The Islamic State vs. al-Qaeda:

Strategic Dimensions of a Patricidal Conflict

December 4, 2015: The latest report on the competition between ISIS and al-Qaeda by Daveed Gartenstein-Ross, Jason Fritz, Nathaniel Barr, and Bridget Moreng is released by New America.


Key Findings:

The Islamic State (IS) and al-Qaeda are currently involved in an intense competition. Though the groups share the same end goal—the creation of a global caliphate ruled by a strict version of sharia (Islamic law)—the two groups’ strategies for attaining this goal are very different. Al-Qaeda has attempted to soften its image in recent years, particularly since the onset of revolutions in the Middle East and North Africa and has largely adhered to a Maoist revolutionary strategy, which prioritizes the development of political bases of support over the initiation of military action. As it develops this base of support, al-Qaeda also seeks to reduce its exposure to counterinsurgent forces: Thus, the group maintains a relatively low public profile, makes use of front groups with no explicit organizational connection to al-Qaeda, pursues a cautious military strategy, and adopts a gradualist, population-centric approach to religious governance.

Al-Qaeda’s deliberate approach stands in stark contrast to IS’s hyper-aggressive strategy. IS’s approach resembles the Focoist model of revolutionary warfare, which holds that the political foundation necessary for revolution can be crafted through violence. In order to distinguish itself from, and demonstrate its superiority over, al-Qaeda, IS has advertised and sometimes exaggerated its military exploits. It engages in shocking brutality, a technique that has definite risks but is also designed to foster a perception of strength and a perception that IS possesses constant momentum. By presenting itself as the more successful jihadist group, IS seeks to attract the support and allegiance of al-Qaeda affiliates, unaligned jihadist groups, and foreign fighters. Attracting this cohort of supporters will in turn allow IS to sustain its global expansion efforts, which are integral to the group’s success.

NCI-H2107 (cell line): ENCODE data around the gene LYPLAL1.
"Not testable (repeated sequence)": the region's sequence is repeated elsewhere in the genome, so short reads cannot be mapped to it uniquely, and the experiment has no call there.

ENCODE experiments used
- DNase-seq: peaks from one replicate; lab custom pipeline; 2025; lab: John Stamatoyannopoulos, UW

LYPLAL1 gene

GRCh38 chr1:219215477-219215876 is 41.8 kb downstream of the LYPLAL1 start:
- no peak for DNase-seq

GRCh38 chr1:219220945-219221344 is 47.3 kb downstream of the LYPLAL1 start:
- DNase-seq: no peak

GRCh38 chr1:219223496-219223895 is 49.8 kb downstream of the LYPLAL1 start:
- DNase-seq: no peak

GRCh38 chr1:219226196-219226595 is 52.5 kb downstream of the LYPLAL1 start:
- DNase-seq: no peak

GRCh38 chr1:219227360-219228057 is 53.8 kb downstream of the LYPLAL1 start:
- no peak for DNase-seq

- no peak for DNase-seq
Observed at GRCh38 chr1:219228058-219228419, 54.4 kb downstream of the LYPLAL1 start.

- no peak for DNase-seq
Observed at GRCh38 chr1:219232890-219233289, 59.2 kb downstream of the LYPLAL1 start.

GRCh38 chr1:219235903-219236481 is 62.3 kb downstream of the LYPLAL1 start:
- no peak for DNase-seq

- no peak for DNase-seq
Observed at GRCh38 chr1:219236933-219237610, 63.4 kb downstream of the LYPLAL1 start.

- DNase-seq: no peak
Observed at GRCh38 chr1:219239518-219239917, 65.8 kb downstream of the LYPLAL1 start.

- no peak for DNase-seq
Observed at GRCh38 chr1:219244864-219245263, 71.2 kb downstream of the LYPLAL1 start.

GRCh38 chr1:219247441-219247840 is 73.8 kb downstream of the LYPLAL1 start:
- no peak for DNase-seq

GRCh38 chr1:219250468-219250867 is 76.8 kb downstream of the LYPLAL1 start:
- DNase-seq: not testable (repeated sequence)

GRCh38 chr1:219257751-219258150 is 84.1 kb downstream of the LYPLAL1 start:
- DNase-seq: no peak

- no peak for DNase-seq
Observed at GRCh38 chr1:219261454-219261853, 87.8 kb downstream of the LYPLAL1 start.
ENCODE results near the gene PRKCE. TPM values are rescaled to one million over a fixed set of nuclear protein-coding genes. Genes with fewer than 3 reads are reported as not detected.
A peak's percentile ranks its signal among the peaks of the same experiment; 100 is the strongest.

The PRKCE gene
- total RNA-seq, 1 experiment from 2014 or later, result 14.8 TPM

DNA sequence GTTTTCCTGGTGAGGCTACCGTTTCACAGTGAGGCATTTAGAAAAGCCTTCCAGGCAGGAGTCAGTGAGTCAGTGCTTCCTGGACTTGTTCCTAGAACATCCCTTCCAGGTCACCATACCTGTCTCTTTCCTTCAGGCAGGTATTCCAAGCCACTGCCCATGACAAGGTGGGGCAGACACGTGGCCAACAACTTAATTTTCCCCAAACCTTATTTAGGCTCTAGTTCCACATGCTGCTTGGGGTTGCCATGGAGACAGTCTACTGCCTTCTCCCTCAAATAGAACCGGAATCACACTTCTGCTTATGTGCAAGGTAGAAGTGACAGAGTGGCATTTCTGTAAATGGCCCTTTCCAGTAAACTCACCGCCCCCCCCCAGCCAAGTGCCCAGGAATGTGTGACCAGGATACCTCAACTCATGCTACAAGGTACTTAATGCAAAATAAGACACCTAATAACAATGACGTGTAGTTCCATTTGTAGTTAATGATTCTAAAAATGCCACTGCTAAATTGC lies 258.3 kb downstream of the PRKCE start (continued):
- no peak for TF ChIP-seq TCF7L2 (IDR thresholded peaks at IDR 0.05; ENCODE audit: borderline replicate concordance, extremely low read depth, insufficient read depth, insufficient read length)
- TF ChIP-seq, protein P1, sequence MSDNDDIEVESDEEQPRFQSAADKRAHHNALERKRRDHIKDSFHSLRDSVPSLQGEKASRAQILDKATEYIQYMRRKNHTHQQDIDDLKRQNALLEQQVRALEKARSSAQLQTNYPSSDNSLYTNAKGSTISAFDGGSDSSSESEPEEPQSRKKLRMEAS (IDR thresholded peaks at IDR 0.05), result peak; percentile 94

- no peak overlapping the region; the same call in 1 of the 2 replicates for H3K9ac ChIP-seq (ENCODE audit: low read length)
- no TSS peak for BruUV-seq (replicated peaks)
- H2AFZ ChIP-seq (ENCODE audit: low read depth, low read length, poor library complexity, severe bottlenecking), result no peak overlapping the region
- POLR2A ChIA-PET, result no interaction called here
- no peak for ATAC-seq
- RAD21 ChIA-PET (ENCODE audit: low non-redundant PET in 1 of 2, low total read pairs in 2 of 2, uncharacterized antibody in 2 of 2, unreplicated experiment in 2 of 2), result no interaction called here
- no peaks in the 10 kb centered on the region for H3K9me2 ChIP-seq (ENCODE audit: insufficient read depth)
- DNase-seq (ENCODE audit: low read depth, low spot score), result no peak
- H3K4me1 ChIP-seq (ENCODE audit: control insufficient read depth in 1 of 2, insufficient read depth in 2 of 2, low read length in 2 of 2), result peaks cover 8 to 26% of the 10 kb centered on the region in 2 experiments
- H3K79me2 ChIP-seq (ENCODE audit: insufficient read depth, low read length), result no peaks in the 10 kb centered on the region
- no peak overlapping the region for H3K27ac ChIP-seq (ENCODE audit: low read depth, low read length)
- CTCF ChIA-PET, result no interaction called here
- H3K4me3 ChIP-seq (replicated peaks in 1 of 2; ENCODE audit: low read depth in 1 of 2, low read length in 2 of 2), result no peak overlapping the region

The competition between IS and al-Qaeda has fundamentally reshaped the jihadist environment globally. IS has challenged al-Qaeda’s dominance over the jihadist movement. Thus far, al-Qaeda has responded not by mimicking IS, but rather by continuing to pursue its Maoist-style strategy, and even attempting to “rebrand” by contrasting itself to IS’s over-the-top violence. Al-Qaeda has presented itself to both Sunni states and local Sunni populations as a more reasonable and controllable alternative to IS. As IS and al-Qaeda continue to pursue their divergent strategies, the future of the jihadist movement, and the security of the Middle East and North Africa, hangs in the balance.

Image by: New America